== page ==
In traffic-clogged Phnom Penh, could a recent boom in bicycle sales and cycling clubs herald a cleaner future?
Growing up in a small village in Battambang province, Untac Hem rode his bicycle – a gift from his father – to and from primary school, and then high school, like many of his classmates. It was the best bike in his village.
As he got older, many of his friends bought motorbikes. But he kept cycling, buying four bicycles and, earlier this year, riding from Bangkok to Bali – an exhausting 400-kilomete stretch. It took him 44 days. “Sometimes, I had no lunch, because I needed to save money to travel the long distance,” he said.
The 23-year-old, who works as a barista as well as a cycling tour guide, also cycled from Ballarat to Port Douglas, in Australia. “Cycling is a great sport… it can take me from one place to another, without using gas or electricity and contributing to climate change, and it makes me healthier,” he said.
In traffic-clogged Phnom Penh, where motorbikes are ubiquitous and luxury cars rule the roads, the humble bicycle is becoming the transport of choice among savvy urbanites pursuing healthier, more environmentally friendly living.
At the start of last month, more than 400 cycling enthusiasts took to the roads in Kampot for the 2014 National Cycling Championship, organised by the Ministry of Education, Youth and Sports with the Cambodian Cycling Federation.
More competitors than ever before, both men and women, completed the course, which consisted of 120 kilometers on the roads and 40 kilometers into the mountains. The winners were awarded cash prizes, medals and flowers.
The number of participants has increased each year since the championship started in 2000, according to Van Than, the secretary-general of the Cambodian Cycling Federation.
“I can see the increasing number of bicycle teams in the federation, and private teams, because people have started to love sport, and they choose bicycling,” he said.
At Giant Bicycle shop on Tchecoslovaquie Boulevard, manager Lim Pao Kruy said more cyclists are on the roads than when he opened the shop seven years ago. And demand for bicycles is accelerating: initially he sold fewer than 1,000 models per year, but last year more than 3,000 were snapped up.
“When we first started selling bicycles, more foreigners bought them, but now it’s more Cambodian people,” he said, adding that his customers use them for exercising, racing, commuting and sight-seeing.
Most of the models are priced between $200 and $300, but a handful of customers each year ask the store to order expensive overseas models costing up to $10,000.
Some of his customers are part of cycling groups who ride around the city together. Among them is office-worker Nhim Sophanna, who took up cycling a couple of years ago. Last year he and six friends started a bicycle club, calling themselves “Cycling for Freedom”.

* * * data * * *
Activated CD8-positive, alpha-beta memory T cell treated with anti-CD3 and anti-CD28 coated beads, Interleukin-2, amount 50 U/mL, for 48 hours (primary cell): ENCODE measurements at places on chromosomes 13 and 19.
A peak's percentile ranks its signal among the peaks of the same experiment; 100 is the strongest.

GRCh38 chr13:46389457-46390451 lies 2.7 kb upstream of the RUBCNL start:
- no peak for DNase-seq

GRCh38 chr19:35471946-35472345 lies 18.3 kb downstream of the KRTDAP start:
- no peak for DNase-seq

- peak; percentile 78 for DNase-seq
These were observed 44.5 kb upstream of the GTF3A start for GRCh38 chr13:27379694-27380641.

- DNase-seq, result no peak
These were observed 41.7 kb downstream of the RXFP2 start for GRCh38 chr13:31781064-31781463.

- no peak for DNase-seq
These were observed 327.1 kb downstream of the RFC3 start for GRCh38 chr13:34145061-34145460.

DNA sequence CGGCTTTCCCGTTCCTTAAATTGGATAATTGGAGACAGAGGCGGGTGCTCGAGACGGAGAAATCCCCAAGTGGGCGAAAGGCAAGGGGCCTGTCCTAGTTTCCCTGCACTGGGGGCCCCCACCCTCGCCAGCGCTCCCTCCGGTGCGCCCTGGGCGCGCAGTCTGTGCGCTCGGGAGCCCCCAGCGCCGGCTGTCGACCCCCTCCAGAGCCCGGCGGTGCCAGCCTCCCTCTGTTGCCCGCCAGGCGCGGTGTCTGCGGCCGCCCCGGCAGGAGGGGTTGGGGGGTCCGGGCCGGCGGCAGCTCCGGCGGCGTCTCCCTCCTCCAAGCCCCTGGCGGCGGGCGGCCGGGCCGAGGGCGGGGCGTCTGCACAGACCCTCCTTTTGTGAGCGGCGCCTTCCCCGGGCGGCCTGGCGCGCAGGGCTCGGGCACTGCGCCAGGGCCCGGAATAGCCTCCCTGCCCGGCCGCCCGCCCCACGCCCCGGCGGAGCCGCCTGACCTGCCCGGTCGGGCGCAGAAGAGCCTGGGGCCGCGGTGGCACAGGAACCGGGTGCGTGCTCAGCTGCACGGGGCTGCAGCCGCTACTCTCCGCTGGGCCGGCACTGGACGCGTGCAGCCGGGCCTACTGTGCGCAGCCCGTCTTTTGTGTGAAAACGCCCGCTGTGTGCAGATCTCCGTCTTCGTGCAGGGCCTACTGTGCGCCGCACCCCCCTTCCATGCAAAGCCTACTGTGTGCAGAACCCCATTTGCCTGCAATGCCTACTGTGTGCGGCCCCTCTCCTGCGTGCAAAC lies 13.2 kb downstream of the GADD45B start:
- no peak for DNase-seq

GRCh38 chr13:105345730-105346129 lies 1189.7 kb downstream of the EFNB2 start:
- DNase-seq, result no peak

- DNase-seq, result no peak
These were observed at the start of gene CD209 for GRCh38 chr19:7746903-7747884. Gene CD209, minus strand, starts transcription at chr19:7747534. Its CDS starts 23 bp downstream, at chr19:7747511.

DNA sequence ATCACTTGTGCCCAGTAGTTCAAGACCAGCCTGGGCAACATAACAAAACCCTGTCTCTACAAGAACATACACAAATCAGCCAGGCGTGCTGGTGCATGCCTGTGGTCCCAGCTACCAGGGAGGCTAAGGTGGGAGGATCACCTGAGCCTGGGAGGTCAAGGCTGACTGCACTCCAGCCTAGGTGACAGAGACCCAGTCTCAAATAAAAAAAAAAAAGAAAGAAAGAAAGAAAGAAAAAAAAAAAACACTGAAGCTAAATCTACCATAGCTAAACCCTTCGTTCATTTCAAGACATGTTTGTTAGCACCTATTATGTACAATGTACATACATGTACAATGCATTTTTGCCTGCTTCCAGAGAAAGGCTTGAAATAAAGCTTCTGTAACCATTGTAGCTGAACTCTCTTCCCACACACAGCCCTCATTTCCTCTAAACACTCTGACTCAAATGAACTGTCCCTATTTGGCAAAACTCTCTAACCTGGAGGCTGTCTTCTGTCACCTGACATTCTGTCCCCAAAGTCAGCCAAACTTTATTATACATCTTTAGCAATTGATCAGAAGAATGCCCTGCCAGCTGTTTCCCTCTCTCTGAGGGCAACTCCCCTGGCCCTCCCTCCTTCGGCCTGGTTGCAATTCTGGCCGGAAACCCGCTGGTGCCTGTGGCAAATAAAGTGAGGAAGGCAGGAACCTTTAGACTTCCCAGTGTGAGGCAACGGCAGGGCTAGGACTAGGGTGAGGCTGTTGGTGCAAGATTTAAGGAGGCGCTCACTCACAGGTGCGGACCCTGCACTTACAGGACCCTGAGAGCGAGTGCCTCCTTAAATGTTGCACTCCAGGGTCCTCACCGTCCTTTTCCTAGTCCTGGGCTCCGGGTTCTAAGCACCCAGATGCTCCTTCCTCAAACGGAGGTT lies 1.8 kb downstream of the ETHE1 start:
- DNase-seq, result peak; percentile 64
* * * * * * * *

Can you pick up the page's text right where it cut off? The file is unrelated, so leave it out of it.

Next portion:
“We decided the name because we wanted to raise awareness with what we wanted to do – we cycle and adventure everywhere freely,” he said. “We cycle for health, friendship, the environment and sometimes [to raise money for] charity.”
But in Phnom Penh, where cyclists are often stuck breathing in the hot fumes of cars, Sophanna admits bicycling is not always pleasant – nor safe. “Mostly, we ride outside town, because we are scared of the big trucks,” said Sophanna.
While there are still comparably few bicycles on the roads compared to other vehicles – and just 2 per cent of crashes last year involved the vehicle, according to government data – accidents do happen. Forty cyclists died last year.
Ear Chariya, an independent road safety consultant, said incidents involving pedestrians and cyclists “remain a real problem in the country”. He attributed the small percentage to the small number of bicycles on the roads.
“We are lacking in policies about bike lanes, bike parking, and encouragement of bicycling like other Western countries have,” he added.
Cyclist Sophanna agreed, saying: “If we had a bike lane or parking, we would be happier to cycle.”
But there is no sign of that yet, in a city where even some of the roads remain in poor quality. Talking on the phone, Long Dimanche, spokesman for the Phnom Penh municipality, said that the city had no plans to make bicycle lanes.
“Bicycling is not our main challenge… we still have a lot of small roads to construct, and this is a further plan to think about, we need to think step by step,” he said, adding that he “never sees many accidents involving bicycles”.
But Sophanna believes cyclists are still seen as second-class citizens on the road, and hopes that, even if it takes time, cycle lanes are in the city’s future.
“[Other vehicles on the road] don’t value bicycles, especially the expensive cars, and this makes me disappointed,” he said.
“When I checked Google, [I saw] the other countries have bike paths. I feel jealous of them, but I know we are in a developing country.”